There is also a re-shifting of focus of the US medical system to COVID-19 to preserve capacity for coronavirus patients.

The more obvious impact has been on AVH’s efforts to ramp up burn centre coverage and product penetration within existing accounts given movement restrictions on its sales team. This will likely slow the trajectory of sales over the near-term. The company does however appear well positioned from a supply perspective with inventory on hand in case of disruption at its manufacturing facilities in California.

There has also been an impact on the pace of enrolment of investigational studies as resources are prioritised for coronavirus patients, which will delay results from pivotal trials in soft tissue reconstruction, paediatric patrial thickness and vitiligo feasibility.

What is coronavirus’s future impact on the company?

While coronavirus in the US is undoubtedly a setback for the company, we expect these to be temporary in nature given RECELL’s unique product proposition in terms of clinically proven benefits (significantly reduced donor skin requirements). Peer-reviewed studies have also supported RECELL’s favourable cost-benefit profile for hospitals given reduced patient length of stay.

For example, our survey of US surgeons indicates that over 85 per cent of users have noticed a somewhat or significant beneficial impact on time to healing for patients, with additional positive outcomes on patient comfort (more than 75 per cent), scarring (more than75 per cent) and satisfaction (more than 70 per cent). The survey helps to confirm a number of the claims by the company with regards to length of stay, fewer procedures and cost savings, while the key claim on reduction of donor skin is the basis for FDA approval.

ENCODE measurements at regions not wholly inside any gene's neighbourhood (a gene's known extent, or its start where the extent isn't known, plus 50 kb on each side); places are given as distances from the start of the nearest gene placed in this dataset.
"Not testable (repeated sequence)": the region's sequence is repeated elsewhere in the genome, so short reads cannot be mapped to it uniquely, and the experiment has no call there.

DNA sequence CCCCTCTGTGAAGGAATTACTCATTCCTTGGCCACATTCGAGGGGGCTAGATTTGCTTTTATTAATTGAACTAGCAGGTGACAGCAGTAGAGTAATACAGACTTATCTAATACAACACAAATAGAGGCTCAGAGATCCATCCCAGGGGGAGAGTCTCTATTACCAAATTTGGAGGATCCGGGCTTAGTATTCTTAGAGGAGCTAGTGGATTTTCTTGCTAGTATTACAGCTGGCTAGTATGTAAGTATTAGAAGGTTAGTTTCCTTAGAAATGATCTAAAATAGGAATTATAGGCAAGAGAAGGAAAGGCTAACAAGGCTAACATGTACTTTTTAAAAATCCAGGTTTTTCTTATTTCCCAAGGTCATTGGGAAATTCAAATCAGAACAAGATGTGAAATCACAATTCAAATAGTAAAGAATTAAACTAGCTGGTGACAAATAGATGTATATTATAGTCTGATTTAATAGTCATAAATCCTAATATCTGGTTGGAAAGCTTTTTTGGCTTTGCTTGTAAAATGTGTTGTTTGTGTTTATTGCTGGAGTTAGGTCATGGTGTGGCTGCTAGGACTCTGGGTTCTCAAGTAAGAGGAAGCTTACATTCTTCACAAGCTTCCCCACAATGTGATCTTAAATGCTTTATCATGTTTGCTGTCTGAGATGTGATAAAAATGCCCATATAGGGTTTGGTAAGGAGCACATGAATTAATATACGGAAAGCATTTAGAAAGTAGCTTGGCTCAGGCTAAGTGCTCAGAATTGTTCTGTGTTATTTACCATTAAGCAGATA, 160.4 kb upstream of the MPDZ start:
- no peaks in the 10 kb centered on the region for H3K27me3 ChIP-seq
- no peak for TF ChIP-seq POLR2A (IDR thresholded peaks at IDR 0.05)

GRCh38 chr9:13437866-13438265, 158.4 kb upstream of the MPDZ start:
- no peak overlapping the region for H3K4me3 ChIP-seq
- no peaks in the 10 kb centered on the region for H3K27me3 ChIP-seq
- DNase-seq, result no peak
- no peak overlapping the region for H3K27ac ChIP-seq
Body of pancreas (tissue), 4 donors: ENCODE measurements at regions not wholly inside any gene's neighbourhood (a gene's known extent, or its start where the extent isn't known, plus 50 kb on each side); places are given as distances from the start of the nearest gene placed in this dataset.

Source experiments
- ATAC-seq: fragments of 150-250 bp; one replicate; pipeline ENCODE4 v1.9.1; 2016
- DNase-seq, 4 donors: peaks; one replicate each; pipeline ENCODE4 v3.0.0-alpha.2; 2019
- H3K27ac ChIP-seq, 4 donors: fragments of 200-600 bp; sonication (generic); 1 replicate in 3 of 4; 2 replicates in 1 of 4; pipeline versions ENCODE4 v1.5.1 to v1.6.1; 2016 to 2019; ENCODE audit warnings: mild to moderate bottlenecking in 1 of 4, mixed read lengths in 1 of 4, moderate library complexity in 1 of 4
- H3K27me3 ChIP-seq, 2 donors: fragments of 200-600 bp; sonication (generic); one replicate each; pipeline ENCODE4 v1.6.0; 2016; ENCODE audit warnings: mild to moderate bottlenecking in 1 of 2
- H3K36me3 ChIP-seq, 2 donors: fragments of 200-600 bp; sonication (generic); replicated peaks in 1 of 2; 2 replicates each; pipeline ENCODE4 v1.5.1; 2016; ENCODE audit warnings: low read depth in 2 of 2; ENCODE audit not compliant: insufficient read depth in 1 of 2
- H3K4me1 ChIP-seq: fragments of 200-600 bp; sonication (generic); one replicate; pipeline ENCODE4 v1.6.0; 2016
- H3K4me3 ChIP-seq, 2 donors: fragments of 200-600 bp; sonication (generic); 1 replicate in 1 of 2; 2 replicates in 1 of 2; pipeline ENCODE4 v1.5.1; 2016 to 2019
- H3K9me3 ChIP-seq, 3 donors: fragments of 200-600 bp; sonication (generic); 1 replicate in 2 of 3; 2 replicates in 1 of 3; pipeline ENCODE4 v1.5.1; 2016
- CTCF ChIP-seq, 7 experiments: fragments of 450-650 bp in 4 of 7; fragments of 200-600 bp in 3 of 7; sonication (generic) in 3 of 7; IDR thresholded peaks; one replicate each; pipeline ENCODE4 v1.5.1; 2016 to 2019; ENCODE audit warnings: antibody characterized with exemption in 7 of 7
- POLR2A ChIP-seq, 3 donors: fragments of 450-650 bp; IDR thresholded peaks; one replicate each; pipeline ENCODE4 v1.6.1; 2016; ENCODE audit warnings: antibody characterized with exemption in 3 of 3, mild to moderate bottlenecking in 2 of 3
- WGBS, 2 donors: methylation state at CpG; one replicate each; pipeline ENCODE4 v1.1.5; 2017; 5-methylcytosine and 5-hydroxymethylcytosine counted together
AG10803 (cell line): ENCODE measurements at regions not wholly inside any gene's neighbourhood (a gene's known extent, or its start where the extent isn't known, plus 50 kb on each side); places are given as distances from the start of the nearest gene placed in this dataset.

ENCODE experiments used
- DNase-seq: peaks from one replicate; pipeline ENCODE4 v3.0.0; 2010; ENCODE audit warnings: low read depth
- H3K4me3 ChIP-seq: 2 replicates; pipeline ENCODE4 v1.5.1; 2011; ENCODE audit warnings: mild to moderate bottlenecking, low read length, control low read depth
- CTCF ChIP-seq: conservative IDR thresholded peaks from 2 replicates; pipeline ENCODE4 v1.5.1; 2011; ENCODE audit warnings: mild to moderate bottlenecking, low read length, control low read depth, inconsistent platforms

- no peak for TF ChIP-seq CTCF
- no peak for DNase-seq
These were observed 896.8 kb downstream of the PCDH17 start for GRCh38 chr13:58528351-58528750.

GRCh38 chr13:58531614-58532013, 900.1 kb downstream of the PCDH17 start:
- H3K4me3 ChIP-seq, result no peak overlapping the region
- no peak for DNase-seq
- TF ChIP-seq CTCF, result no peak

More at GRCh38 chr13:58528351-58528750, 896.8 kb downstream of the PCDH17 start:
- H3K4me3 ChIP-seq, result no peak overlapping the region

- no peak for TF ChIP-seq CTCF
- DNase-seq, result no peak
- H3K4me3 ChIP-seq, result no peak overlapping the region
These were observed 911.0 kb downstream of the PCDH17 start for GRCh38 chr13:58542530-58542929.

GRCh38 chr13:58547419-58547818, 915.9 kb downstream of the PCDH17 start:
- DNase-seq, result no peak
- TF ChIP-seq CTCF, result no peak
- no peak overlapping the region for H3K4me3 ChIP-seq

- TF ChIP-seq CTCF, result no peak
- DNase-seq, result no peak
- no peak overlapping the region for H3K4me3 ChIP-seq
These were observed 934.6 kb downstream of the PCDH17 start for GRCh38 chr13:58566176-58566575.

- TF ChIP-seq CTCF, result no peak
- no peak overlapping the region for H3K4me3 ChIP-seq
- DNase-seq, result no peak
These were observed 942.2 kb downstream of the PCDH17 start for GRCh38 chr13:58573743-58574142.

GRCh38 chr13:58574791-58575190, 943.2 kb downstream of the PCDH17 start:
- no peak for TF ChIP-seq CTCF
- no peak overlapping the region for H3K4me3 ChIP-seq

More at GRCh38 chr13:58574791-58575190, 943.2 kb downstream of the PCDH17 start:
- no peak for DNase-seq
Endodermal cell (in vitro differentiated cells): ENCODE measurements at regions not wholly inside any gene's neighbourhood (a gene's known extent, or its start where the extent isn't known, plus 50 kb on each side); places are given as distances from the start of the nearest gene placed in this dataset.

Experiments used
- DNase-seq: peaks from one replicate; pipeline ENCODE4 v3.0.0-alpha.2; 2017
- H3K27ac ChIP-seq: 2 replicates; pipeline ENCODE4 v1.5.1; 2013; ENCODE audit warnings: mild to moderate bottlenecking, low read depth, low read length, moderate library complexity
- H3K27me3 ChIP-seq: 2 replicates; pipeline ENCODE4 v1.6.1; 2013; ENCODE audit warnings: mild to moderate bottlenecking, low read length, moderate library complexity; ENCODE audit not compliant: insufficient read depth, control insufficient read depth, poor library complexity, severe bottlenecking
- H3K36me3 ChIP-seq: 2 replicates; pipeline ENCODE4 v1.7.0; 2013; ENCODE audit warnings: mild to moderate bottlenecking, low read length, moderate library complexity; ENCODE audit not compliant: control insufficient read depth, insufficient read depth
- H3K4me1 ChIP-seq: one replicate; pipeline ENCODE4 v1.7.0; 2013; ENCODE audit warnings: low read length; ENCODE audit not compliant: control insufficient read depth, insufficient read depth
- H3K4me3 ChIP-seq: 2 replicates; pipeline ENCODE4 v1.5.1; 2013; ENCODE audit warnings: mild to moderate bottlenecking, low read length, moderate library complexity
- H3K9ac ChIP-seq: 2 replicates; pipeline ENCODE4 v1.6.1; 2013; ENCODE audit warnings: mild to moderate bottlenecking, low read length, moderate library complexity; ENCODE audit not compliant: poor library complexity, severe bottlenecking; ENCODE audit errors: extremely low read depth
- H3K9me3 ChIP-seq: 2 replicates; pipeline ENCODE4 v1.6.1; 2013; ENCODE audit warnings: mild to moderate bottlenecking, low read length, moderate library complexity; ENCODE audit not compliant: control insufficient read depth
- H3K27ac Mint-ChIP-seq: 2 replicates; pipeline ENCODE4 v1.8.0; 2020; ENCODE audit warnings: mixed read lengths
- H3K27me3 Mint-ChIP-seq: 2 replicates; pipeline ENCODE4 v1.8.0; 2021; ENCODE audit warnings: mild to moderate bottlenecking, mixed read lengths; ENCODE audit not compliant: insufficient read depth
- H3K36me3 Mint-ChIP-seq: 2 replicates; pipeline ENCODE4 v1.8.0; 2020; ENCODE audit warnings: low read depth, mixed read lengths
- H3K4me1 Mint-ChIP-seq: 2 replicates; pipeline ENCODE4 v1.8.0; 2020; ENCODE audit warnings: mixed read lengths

Screen Shot 2020-05-27 at 3.54.56 pm

Most of these surgeons also expect potential for expanded use of RECELL in areas such as trauma and paediatric scalds (more than 75 per cent), suggesting readily addressable markets should clinical trials and effective reimbursement support these indications in future.

Key metrics we are monitoring

With RECELL commercialisation still at a relatively early stage, there are three key metrics we are monitoring:

  • Growth in procedural volumes;
  • Account numbers (new and cumulative; and
  • Certified physicians (new and cumulative).Screen Shot 2020-05-27 at 3.55.16 pm

These three metrics provide insight into the breadth and depth of adoption across burn surgeons. For example, the company has demonstrated very good progress in account penetration since commercial launch with 69 cumulative accounts compared to AVH’s initial target market of 132 high-volume Burn Centres in the US.

However, a significant pick-up in sales will require greater adoption on smaller burns (our research suggests current use is skewed towards higher degree burn patients, consistent with the most favourable cost-benefit and healing outcomes). Despite the COVID-19 disruptions, we expect this to be a key focus of the company and its field staff in the coming periods.

Financial metrics

Despite the more recent pull-back in the share price, traditional short-hand valuation techniques (ex-DCF) would still indicate “lofty” multiples on the company’s near-term financial metrics versus market capitalisation.